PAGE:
Excluding the cost of conflict to date, which includes, displacement of persons belonging to all ethnic groups, and destruction of infrastructure, health care facilities and schools, approximately 2.5 million persons lived in areas of direct military activity were affected. 65,000 people were killed, 800,000 persons internally displaced and another 700,000 left the country. 172,000 persons lived in refugee camps in 2002, as well as 30,000 war widows and an estimated 300,000 children displaced in the Northeast. The school drop-out rate in the North East was almost double the national average, the infant mortality rate was twice the island-wide average and the maternal mortality rate was thrice the national average. 92% of malaria deaths in the island were reported from the region. With an estimated 1.8 million land mines in the North in 2002, the per capita incidence of land mines was comparable to Angola.
The sheer magnitude of the tsunami also needs remembrance. East claimed 60% of the damage. A damage which for all intentional purposes cannot be practically be focused on, given current uncertainties.
Impact of the tsunami was huge, Some key figures given below testify this. Number of people killed by the tsunami, 35.322 ; number of internally displaced people: 516,150 and about $900 million worth of assets were destroyed..
Nearly 200,000 have lost their livelihood. 75% of the total fishing fleet was destroyed. Sector output fell by 70% in the first quarter of 2005. 23,449 acres of cultivated agricultural land were salinated and 300 hotels and guesthouses and 210 small tourism enterprises damaged. 40,000 widows, orphans, elderly, and disabled individuals are in need of long-term support. 97 health facilities were damaged .
A total of 182 schools, 4 universities and 15 vocational training centers were damaged. Reconstruction of these facilities are estimated to be at $2.2 billion.
(Source: Task Force for Rebuilding the Nations (TAFREN), Central Bank of Sri Lanka, Ministry of Finance-National Planning Department and Sectoral Reports (Volume II))
With such baggage if issues to deal with it does require an extraordinary feat of callousness to persecute a war on all of us. In a time when war seems the reality and destruction a real possibility one draws inspiration and lessons from other contexts. South Africa being one such setting. Bishop Desmond Tutu in an interview looking at reconciliation had this to say:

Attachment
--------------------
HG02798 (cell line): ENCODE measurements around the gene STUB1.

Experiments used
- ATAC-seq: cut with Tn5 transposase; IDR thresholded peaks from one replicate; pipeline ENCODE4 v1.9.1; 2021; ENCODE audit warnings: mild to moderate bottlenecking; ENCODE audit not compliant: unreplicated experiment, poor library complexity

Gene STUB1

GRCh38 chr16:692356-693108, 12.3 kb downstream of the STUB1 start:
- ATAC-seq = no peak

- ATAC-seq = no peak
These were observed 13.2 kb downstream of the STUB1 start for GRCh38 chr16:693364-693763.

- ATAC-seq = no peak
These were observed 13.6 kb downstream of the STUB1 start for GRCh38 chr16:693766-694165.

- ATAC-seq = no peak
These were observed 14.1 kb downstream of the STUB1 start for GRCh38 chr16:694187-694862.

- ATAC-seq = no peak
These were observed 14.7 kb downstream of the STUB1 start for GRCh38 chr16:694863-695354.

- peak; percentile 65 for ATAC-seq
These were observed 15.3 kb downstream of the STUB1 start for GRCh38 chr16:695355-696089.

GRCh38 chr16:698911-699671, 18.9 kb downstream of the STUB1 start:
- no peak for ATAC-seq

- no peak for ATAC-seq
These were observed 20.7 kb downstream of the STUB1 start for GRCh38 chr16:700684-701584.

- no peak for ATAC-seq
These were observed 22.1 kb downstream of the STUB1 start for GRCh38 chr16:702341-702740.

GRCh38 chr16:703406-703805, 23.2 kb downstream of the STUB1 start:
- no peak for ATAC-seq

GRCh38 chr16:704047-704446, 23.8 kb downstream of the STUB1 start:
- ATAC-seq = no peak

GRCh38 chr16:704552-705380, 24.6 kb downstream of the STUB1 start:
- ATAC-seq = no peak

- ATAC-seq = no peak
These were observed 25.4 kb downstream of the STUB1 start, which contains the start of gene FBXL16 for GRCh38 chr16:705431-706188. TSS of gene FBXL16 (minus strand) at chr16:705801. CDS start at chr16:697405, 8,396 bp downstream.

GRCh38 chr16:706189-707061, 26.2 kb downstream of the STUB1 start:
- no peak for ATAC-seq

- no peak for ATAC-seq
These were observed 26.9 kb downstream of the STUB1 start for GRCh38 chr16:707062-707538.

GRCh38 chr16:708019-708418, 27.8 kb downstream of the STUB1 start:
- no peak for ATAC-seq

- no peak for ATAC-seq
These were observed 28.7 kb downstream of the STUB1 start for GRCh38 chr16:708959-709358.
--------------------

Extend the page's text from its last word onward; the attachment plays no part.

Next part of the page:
‘GARDELS: The South African reconciliation and the Israeli-Palestinian peace process began about the same time. Yours succeeded, but the process in the Middle East has totally collapsed.
You have said that "there is no future without forgiveness," prompting the suggestion that what the Old Testament antagonists of the Middle East might need is a little dose of the New Testament — that is, forgiveness instead of "an eye for an eye, a tooth for a tooth."
TUTU: There is no way peace and stability can come to the Middle East through the gun of vengeance. That is true. The Christian notion of forgiveness, let’s not forget, arises out of a Judeo-Christian tradition. In the book of the prophet Hosea, God asks him to take as his wife a woman who had become a prostitute. This was a parable illustrating that God would not abandon even the unfaithful, but would keep them and cleanse them. This idea of forgiveness is central in the Biblical faith.
One reason we succeeded in South Africa that is missing in the Middle East today is quality of leadership — leaders willing to make unpopular compromises, to go against their own constituencies, because they have the wisdom to see that would ultimately make peace possible.
In our case, F.W. De Klerk showed remarkable courage in his reforms, but he was blessed not with an intransigent, bitter and vengeful counterpart, but with the almost saintly magnanimity of Nelson Mandela. The whites wanted to dig in their heels and the liberation movement was hell-bent on demanding every pound of flesh through retributive justice akin to the Nuremberg Trial. Neither leader heeded these calls.
After 27 years in prison, no one could challenge Mandela when he said, "Let us forgive these guys." Like De Klerk, he acknowledged the humanity and the anguish of his adversary. Any process of peace is bound to collapse if this is missing.
De Klerk and Mandela also knew they couldn’t get everything they wanted. They had to compromise. Unless there are concessions, there is no negotiation. All or nothing is not a negotiation. So, too, in the Middle East. Israelis must have sovereign security, but they must abandon settlements and grant the Palestinians their own state.
In the end, though, it must be said, it is not the weak that can be magnanimous, but the strong.